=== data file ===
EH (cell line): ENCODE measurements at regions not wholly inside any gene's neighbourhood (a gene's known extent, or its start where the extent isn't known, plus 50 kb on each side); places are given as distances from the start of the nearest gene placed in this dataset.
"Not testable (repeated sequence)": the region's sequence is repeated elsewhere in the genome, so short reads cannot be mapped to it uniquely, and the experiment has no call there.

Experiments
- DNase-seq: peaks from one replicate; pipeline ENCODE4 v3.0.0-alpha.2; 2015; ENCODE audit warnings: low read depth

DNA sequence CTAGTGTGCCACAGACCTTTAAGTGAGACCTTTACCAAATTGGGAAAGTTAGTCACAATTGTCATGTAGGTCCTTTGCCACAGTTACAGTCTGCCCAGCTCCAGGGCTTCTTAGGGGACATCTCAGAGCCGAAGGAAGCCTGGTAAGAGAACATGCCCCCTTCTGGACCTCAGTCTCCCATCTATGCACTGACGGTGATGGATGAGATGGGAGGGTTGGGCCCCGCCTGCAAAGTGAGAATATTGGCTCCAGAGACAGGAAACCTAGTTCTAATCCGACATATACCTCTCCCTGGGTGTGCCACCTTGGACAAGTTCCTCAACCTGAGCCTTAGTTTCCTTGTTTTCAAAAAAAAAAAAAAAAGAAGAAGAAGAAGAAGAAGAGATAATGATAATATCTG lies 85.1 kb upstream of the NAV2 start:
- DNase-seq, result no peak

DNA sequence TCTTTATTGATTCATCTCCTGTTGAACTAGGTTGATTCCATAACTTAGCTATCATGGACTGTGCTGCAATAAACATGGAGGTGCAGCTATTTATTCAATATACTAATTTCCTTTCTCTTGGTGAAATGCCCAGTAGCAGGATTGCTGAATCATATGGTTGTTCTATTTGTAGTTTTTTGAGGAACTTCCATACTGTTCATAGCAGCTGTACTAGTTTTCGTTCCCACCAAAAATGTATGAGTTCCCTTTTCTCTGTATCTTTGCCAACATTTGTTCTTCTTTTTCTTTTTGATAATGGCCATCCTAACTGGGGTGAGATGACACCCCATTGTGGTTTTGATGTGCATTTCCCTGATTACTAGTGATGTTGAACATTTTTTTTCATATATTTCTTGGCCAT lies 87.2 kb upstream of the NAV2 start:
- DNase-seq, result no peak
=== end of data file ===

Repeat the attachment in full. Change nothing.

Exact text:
EH (cell line): ENCODE measurements at regions not wholly inside any gene's neighbourhood (a gene's known extent, or its start where the extent isn't known, plus 50 kb on each side); places are given as distances from the start of the nearest gene placed in this dataset.
"Not testable (repeated sequence)": the region's sequence is repeated elsewhere in the genome, so short reads cannot be mapped to it uniquely, and the experiment has no call there.

Experiments
- DNase-seq: peaks from one replicate; pipeline ENCODE4 v3.0.0-alpha.2; 2015; ENCODE audit warnings: low read depth

DNA sequence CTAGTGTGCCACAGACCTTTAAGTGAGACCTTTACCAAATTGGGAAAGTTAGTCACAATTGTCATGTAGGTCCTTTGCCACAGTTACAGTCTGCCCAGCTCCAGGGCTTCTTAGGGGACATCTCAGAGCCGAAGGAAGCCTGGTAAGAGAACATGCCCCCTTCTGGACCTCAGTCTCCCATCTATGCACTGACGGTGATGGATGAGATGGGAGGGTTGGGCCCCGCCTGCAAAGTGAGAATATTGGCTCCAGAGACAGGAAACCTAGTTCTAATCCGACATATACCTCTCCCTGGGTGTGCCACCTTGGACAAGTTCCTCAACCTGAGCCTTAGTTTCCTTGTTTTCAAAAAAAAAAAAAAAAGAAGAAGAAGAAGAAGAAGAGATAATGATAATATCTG lies 85.1 kb upstream of the NAV2 start:
- DNase-seq, result no peak

DNA sequence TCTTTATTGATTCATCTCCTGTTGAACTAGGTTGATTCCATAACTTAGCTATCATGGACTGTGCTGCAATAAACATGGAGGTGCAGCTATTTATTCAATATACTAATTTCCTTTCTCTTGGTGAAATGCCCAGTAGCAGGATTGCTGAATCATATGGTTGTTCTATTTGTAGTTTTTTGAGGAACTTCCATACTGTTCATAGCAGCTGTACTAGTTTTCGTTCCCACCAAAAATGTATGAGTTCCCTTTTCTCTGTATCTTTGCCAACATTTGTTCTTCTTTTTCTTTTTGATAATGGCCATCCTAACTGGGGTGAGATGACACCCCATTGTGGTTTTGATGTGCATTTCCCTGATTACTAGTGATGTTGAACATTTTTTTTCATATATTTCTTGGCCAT lies 87.2 kb upstream of the NAV2 start:
- DNase-seq, result no peak